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When I was a kid (I have a clear memory of this), I decided that I wanted to know everything. Pretty absurd, I suppose, but I was a kid and that was my dream. It was hardly achievable back then, but now it is absolutely inconceivable that one even could begin to know everything. Thinking about this today, I riffed on the fact that the only way this could even be approximated, was if I could get myself incarcerated.

But what crime could I commit that would be heinous enough to keep me locked up for years, yet injure no one in the process? Obviously it would have to be white collar, but my collars are flowered or striped. Although clearly my logic is a bit deranged on this score (and, having watched the modern iteration of the Chicks Behind Bars genre – Orange is the New Black – I figure I am way too much of an aesthete and a priss to make it work), there is a precedent for my fantasy; it involves one of the chief contributors to the Oxford English Dictionary circa 1875, Dr. William Chester Minor. 

Minor was a Yale-educated, battlefield surgeon who had served in the Civil War. His often futile interventions in the gruesome aftermath of the fighting might have precipitated the rapid decline of his mental health, or he could have already been wired for dementia praecox, an obsolete term for schizophrenia. Whichever it was, he became increasingly plagued by paranoia. He wound up in England where he fatally shot a stranger he believed had broken into his flat, for which he was committed to Broadmoor, the notorious prison for the criminally insane. For some reason, perhaps the fact that he retained his acute intelligence, he was given two rooms in which to live. Minor brought with him a large library of antiquarian books, and was allowed to contact London booksellers to purchase more; it was thus that he learned the OED project was looking for volunteers to track down quotations to exemplify the use of words to be included.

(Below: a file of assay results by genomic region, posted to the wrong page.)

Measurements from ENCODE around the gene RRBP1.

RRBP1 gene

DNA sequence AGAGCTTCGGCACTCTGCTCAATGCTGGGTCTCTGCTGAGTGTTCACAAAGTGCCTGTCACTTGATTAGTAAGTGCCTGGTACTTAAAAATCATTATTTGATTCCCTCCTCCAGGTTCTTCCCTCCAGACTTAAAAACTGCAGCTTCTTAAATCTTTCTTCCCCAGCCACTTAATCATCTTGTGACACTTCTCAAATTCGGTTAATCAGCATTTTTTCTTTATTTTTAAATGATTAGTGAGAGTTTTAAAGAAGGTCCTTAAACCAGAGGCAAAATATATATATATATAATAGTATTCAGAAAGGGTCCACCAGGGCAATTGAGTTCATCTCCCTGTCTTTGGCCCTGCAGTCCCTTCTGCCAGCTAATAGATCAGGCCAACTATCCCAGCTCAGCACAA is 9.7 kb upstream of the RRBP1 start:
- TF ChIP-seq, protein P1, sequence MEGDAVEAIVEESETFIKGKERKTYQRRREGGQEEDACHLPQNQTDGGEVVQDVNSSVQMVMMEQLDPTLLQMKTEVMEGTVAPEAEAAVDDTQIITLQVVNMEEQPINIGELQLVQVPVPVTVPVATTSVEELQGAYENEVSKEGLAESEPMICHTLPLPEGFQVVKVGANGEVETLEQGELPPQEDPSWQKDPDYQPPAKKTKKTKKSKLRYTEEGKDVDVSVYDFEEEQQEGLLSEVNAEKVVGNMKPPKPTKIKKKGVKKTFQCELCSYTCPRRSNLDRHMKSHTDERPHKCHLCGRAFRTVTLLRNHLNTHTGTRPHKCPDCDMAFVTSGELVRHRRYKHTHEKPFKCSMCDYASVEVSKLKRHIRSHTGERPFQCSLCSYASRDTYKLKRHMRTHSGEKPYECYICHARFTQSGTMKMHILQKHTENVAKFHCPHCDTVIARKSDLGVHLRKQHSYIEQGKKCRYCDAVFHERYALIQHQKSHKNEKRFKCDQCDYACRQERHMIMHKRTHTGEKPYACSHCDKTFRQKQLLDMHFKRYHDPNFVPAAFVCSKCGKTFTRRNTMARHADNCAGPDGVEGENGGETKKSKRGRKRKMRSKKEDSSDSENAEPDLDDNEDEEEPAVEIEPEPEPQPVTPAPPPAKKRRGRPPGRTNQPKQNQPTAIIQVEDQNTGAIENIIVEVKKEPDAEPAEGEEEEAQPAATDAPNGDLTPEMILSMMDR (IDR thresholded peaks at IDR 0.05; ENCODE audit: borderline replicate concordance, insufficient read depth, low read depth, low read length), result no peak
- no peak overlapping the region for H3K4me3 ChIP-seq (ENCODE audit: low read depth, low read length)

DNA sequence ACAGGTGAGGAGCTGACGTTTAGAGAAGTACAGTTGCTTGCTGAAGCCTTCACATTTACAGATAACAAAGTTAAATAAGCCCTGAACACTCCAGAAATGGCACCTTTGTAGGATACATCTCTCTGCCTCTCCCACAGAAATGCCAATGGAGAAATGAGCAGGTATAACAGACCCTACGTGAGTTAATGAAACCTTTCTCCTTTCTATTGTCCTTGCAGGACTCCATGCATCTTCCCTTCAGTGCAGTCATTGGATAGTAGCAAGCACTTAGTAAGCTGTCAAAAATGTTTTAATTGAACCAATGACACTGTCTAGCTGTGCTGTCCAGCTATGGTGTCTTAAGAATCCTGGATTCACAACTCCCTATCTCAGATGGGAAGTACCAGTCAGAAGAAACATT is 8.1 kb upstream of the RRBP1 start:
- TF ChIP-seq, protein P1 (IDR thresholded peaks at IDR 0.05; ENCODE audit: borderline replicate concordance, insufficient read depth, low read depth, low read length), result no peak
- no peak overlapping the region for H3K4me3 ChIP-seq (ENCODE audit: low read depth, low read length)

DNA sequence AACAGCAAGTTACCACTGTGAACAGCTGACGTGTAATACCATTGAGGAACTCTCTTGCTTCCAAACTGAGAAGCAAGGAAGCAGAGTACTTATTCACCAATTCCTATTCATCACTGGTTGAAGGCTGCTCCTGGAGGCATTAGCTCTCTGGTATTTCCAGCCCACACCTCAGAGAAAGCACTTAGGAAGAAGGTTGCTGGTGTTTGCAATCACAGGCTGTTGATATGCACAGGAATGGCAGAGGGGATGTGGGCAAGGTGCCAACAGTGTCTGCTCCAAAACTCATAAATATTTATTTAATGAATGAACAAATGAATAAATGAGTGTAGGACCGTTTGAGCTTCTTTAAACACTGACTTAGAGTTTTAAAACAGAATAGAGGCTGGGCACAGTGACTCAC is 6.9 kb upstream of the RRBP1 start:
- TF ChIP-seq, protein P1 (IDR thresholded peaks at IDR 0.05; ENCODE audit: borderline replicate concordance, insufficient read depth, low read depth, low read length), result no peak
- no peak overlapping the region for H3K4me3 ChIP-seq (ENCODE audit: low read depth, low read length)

Minor soon became their most prolific provider of these, sending in thousands of perfectly handwritten quotations. The director of the dictionary project, Dr. James Murray, was immensely appreciative. He arranged for books to be sent to Minor and, himself entirely unaware of the doctor’s place of residence, frequently offered to visit but was graciously declined. Strangely, the widow of the man that Minor murdered began to visit and she also brought him books. Clearly Minor had some charisma. On the cusp of 1900, Murray stated that ”we could easily illustrate the last four centuries from his quotations alone.” (If you’re curious about this story, there is a marvelous book called The Professor and the Madman, by Simon Winchester.)

Alas, Minor’s madness took an alarming turn. His paranoid dreams led him to believe he had been abducted and was being coerced into committing sex acts with children. To escape this horror he proceeded, now wide awake, to perform an auto-penectemy, after which the authorities decided it was wisest to return him to America to wind out his life. A rather sobering end to the idea of incarceration for the purpose of furthering one’s knowledge, although his operation is one I would be unable to perform under any conditions. I do wonder if he provided the quotation for this particular procedure to the OED…

The more I contemplate this story – the linkage of madness and categorization – the more I marvel at the ambition to pin all living things, like the lepidopterist with a butterfly, (or contain and process all dead things, like the robber baron his soil, his minerals), andI  wind up seeing how this urge to know everything (and define everything, and own everything) can easily lead to a short-circuit. Nature however is subversive. And language is constantly in motion, always morphing; any cruise of a big dictionary, especially an older one, will reveal how much obsolescence has occurred over the lifetime of the English language. Yesteryear’s bully was a sweetheart, today’s bully is a brute. And yet we often learn that the bully conceals a wounded, shy heart – eager, like that of a sweetheart, to love.

At any rate, I believe my youthful desire to know everything has been superseded by other more accessible dreams. But then, perhaps these too are far-fetched. At least they do not require my incarceration!

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